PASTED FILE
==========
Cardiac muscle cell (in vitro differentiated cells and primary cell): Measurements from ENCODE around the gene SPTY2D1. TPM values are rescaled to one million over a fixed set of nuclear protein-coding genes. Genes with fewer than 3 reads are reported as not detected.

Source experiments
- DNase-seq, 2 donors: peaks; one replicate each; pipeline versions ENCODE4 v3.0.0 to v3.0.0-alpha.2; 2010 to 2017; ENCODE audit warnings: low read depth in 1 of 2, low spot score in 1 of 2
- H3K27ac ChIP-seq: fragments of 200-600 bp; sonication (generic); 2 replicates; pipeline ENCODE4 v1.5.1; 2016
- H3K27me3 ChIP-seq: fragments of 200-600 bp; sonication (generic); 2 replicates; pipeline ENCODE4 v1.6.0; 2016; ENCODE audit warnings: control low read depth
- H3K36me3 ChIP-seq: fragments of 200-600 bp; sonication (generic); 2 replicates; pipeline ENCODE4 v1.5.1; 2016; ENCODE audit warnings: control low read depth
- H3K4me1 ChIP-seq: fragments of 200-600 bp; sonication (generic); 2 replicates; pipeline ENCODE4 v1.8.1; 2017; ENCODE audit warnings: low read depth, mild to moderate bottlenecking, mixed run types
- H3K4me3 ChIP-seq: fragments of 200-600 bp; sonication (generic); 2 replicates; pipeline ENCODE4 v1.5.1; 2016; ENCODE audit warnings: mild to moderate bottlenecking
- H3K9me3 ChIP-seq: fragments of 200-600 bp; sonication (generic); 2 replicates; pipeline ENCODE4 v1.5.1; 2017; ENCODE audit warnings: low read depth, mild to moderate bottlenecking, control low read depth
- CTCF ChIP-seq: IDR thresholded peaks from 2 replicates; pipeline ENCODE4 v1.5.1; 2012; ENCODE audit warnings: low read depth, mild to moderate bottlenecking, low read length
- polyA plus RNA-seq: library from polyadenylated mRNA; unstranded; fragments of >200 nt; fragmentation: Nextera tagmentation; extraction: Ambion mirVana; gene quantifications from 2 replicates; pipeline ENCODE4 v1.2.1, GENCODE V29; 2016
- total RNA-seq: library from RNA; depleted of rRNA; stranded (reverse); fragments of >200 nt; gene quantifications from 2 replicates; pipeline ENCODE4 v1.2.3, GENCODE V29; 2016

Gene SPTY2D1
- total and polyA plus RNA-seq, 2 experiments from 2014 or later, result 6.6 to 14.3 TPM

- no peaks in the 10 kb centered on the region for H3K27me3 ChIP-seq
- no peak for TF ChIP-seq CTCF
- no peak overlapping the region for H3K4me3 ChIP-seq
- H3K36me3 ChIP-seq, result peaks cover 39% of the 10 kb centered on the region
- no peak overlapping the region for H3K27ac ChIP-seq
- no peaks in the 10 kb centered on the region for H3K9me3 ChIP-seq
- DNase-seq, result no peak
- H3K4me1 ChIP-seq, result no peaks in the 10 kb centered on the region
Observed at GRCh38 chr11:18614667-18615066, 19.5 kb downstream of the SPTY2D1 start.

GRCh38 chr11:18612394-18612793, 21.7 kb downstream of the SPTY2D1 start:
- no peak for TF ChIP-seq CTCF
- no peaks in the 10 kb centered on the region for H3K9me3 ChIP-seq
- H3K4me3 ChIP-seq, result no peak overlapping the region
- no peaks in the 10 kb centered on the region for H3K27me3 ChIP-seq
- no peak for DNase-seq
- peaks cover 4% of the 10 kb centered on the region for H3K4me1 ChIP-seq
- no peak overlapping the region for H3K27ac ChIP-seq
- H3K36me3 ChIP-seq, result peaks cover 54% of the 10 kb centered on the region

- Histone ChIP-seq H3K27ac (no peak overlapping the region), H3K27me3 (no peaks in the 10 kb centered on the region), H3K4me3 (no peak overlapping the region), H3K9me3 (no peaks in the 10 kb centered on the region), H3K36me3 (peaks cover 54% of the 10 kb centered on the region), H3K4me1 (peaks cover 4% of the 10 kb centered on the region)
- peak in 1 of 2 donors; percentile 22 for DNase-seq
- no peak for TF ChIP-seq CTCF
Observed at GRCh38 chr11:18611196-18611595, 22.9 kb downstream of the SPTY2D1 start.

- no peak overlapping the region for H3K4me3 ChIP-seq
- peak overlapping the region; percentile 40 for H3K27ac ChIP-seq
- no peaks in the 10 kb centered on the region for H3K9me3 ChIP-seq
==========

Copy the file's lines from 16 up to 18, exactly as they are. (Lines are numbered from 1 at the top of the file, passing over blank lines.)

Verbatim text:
- no peak for TF ChIP-seq CTCF
- no peak overlapping the region for H3K4me3 ChIP-seq
- H3K36me3 ChIP-seq, result peaks cover 39% of the 10 kb centered on the region